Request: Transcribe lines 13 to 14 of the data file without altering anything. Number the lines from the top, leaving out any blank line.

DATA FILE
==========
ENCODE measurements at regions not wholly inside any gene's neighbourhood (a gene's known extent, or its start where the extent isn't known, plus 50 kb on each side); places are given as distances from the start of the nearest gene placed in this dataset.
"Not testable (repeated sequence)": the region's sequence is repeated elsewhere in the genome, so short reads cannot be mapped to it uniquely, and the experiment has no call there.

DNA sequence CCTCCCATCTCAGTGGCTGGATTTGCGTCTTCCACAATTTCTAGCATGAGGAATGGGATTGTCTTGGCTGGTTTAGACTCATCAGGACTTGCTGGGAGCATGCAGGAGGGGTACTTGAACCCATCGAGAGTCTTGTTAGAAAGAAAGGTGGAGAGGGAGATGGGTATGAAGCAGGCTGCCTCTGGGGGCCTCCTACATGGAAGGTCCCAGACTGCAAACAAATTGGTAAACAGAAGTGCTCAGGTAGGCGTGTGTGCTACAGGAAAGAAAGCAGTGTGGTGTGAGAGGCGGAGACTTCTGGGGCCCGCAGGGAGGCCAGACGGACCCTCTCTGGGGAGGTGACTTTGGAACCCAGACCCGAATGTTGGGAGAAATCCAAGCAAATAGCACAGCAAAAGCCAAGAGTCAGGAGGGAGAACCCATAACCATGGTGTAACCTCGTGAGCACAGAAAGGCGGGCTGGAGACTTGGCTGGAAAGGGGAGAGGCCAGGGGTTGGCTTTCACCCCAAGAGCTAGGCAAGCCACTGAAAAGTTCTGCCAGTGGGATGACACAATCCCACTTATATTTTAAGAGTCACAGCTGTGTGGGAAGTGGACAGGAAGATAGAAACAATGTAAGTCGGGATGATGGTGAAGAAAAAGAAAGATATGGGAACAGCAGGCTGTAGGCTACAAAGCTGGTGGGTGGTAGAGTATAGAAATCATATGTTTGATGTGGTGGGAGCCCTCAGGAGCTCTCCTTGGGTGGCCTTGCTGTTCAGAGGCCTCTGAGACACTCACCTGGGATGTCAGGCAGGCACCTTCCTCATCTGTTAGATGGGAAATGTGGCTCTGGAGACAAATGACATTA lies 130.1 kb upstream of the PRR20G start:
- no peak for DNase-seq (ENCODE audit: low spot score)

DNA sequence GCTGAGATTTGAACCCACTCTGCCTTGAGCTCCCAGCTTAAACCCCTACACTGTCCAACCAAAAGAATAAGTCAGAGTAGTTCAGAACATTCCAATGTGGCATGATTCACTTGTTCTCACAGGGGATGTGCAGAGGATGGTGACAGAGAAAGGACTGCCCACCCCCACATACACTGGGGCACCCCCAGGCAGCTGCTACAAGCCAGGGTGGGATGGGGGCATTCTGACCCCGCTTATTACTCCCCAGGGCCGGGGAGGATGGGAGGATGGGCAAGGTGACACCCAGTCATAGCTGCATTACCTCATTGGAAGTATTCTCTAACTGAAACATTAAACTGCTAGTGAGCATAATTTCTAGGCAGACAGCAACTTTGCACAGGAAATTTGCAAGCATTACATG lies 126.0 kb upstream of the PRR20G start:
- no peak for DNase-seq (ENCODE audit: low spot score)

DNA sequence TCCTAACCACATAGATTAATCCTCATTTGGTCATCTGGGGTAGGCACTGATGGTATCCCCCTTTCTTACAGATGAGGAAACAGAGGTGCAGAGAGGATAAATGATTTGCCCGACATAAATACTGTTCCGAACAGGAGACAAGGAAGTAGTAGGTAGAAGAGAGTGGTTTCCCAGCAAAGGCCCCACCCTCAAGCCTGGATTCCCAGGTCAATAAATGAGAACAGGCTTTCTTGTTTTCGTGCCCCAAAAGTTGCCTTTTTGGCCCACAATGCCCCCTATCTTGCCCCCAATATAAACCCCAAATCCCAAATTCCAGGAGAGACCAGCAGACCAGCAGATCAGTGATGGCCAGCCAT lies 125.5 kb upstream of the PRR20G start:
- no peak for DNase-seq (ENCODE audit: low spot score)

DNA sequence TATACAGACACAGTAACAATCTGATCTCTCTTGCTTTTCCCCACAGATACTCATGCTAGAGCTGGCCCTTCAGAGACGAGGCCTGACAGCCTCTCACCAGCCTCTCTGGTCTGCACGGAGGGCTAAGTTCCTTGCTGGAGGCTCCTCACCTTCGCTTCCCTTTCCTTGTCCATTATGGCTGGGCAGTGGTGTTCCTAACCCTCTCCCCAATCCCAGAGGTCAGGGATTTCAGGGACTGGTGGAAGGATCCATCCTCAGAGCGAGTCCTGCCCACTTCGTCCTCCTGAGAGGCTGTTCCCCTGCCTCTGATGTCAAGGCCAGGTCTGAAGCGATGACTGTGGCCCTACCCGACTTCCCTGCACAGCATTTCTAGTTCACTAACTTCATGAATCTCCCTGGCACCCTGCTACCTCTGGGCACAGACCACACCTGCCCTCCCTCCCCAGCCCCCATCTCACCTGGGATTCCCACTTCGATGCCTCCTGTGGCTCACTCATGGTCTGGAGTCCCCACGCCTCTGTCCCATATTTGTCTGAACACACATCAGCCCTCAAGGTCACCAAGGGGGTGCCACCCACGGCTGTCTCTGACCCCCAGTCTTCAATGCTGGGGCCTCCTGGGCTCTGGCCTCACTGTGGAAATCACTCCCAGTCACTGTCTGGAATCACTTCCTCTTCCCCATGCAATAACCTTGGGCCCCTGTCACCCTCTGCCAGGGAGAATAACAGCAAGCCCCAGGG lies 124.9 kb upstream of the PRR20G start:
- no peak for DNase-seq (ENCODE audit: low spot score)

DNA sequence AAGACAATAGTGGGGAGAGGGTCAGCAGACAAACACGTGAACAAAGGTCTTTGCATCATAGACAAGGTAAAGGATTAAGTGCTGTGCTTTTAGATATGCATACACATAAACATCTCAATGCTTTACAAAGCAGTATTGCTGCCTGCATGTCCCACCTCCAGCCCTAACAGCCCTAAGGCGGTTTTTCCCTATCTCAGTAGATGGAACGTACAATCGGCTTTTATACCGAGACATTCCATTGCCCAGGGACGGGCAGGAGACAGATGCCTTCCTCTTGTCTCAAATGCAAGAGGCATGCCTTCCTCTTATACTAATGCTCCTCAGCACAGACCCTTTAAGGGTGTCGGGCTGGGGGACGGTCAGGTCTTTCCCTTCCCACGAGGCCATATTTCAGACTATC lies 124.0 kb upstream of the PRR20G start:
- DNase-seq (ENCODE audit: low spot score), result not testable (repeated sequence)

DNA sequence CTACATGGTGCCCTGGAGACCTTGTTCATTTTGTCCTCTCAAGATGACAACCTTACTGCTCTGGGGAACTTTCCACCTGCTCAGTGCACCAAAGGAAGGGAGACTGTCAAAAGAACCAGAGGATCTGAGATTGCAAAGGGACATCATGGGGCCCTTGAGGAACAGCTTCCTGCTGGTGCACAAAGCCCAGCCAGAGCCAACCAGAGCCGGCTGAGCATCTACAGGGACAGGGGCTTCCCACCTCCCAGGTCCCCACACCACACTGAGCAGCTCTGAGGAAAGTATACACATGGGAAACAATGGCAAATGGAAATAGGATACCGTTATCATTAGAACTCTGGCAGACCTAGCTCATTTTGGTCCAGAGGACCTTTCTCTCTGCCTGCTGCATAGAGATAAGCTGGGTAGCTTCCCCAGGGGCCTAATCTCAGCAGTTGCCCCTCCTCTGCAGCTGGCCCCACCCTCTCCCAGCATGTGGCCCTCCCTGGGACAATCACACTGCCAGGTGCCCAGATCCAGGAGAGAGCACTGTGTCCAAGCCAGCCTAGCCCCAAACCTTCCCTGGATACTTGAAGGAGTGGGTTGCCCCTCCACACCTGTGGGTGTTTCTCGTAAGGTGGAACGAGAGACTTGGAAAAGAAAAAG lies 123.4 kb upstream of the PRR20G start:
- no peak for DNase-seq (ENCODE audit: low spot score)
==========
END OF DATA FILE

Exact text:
DNA sequence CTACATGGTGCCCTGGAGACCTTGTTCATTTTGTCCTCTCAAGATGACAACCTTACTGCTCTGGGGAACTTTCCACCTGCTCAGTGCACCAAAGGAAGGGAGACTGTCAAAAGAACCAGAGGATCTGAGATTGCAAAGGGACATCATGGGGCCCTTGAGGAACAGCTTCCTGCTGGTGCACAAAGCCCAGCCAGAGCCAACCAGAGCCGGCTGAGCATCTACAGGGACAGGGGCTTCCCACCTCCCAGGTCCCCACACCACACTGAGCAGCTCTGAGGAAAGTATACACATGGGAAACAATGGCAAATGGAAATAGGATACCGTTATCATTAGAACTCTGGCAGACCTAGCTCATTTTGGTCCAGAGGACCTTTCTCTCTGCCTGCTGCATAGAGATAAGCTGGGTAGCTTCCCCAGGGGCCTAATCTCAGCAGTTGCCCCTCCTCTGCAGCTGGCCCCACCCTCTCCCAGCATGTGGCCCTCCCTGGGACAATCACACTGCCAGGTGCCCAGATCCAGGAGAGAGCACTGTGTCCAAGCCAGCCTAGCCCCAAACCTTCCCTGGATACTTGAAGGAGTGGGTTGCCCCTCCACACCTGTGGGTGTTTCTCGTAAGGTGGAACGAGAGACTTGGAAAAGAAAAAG lies 123.4 kb upstream of the PRR20G start:
- no peak for DNase-seq (ENCODE audit: low spot score)